“The challenges involved in maintaining an adequate level of security have constantly increased as has the complexity of meeting those challenges,” Withem said.
While data breaches within the c-store industry haven’t earned national headlines, they have occurred.
“Our breaches tend to be fairly small—a few hundred cards compromised through skimmers—and therefore, don’t get beyond the local news,” Taylor said. “I’m not aware of any network-based breaches of our stores.”
Still, the threat landscape for c-stores is expected to grow, especially as new payment methods are introduced. To keep pace with evolving technology and ahead of hackers, experts recommend adopting a proactive, multi-layered approach to securing customer data.
This month marks the deadline for which businesses accepting credit card transactions should be compliant with the newest Payment Card Industry (PCI) Data Security Standards. One of the factors distinguishing the 3.0 version from previous programs is that there’s less focus on perimeter firewalls to guard servers, which are proving less effective as new payment methods are engaged. Rather, greater attention is being given to locking up the data, including information stored on clouds. This strategy places a heavy emphasis on password protection.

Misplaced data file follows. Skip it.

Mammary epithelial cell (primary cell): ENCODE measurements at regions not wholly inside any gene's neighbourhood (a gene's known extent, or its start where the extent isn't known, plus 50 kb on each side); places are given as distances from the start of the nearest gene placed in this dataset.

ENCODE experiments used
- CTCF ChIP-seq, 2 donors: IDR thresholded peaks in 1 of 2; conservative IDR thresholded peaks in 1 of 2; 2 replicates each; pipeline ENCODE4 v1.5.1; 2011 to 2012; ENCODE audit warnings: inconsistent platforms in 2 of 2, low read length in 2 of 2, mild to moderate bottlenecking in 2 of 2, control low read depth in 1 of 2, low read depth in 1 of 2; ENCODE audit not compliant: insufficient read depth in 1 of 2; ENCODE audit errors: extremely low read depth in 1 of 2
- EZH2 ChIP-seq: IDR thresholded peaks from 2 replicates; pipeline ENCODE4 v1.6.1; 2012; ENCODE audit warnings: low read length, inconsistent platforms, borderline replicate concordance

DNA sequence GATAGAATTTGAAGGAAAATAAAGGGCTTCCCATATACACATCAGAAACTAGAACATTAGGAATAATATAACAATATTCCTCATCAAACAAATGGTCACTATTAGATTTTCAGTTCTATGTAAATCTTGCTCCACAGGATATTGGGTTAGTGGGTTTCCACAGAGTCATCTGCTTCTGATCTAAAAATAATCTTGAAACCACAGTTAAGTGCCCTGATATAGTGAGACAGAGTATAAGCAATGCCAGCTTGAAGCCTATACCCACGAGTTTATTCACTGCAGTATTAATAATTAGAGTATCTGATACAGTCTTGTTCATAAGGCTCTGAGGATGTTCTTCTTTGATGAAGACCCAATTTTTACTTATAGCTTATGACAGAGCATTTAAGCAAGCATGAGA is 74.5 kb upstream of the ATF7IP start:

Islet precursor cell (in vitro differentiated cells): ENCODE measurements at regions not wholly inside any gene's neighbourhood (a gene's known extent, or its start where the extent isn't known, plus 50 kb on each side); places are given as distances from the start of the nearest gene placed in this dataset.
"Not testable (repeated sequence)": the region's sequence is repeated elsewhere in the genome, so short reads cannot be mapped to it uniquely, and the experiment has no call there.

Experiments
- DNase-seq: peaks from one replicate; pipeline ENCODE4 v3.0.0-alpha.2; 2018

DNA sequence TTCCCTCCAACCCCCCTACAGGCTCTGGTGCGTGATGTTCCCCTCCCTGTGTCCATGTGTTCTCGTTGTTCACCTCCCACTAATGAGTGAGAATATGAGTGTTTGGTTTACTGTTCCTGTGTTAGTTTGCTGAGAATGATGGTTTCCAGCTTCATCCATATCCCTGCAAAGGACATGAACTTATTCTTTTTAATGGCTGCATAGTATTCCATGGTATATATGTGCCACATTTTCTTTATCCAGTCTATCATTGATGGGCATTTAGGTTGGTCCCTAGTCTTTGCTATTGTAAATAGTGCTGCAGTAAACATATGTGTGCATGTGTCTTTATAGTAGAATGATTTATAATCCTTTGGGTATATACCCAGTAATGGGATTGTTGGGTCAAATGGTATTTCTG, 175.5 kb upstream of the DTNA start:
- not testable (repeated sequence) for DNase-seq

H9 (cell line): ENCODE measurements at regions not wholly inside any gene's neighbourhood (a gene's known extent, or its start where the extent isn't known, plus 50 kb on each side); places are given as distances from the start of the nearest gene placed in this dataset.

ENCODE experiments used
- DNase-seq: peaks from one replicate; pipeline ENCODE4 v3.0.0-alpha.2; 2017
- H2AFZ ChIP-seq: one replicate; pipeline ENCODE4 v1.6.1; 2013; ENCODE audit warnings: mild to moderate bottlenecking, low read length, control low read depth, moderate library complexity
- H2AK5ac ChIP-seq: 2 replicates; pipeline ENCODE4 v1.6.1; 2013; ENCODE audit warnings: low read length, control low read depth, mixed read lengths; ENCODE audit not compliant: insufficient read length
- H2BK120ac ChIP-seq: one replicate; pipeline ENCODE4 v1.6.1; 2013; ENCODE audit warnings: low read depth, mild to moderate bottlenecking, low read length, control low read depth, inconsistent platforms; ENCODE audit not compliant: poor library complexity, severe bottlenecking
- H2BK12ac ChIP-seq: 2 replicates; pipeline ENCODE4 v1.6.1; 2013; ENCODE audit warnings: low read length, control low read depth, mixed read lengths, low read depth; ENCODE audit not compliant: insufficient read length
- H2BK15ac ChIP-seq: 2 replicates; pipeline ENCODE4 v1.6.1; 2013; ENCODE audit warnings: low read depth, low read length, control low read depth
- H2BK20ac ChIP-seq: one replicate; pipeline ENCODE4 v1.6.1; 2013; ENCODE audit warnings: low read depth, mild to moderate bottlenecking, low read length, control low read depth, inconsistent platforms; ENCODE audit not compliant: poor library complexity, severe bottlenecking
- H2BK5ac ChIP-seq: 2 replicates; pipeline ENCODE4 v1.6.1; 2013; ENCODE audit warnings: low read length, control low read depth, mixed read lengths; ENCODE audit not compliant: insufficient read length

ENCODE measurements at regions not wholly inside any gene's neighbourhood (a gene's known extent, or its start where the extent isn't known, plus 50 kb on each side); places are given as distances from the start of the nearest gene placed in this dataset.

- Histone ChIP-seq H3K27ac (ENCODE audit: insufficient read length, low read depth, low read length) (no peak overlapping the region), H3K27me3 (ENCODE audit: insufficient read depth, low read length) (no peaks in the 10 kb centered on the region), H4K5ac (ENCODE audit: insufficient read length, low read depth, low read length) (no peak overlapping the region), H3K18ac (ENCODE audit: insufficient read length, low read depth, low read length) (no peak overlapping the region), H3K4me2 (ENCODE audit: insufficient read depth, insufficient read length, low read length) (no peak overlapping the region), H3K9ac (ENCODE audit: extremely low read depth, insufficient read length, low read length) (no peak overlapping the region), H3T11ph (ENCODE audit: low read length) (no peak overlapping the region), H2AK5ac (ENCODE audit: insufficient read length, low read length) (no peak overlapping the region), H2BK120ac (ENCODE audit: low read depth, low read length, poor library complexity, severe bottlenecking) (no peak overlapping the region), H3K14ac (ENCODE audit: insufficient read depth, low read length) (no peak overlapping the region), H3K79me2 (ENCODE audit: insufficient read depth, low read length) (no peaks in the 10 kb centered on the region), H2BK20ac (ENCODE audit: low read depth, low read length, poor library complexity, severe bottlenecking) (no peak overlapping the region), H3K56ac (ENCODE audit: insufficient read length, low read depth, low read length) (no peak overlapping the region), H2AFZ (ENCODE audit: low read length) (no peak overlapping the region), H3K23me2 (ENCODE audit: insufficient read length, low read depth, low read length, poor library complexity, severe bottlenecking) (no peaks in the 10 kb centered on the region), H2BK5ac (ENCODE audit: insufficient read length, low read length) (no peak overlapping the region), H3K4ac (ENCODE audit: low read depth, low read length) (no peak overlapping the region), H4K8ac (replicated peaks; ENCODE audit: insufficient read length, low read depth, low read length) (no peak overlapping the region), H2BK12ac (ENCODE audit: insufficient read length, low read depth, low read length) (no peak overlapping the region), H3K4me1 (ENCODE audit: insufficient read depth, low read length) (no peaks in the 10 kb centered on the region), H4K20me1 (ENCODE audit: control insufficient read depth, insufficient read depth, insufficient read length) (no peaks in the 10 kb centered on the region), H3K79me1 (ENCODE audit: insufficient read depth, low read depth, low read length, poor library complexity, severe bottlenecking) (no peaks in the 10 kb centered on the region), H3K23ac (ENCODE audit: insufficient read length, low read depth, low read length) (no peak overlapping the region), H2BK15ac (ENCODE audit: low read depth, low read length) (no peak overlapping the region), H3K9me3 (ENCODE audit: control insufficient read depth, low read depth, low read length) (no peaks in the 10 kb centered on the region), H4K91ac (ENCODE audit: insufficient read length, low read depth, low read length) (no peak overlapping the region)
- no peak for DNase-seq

“According to some of the data I’ve read, the password ‘123456’ is the No. 1 password, which is disturbing,” said Stephen Orfei, general manager for the PCI Security Standards Council, based in Wakefield, Mass. “Look at the passwords we have in place and ensure they’re not default passwords. Let’s strengthen them in length and upper- and lowercase [letters] and special characters.”
Experts suggest changing passwords often, such as every 90 days.
Another element stressed in PCI 3.0 is exercising more control over who has access to the data, which includes both employees and third-party vendors. “Who really needs access to this information? Not everyone does and not everyone should,” Orfei said.
PCI 3.0 controls require point-of-sale (POS) training and education for staff who have direct involvement in the payment chain. In terms of outside parties, experts recommend practicing extra due diligence. For example, the We Care guidelines produced by Conexxus and the National Association of Convenience Stores (NACS) advise managers to train staff to ask for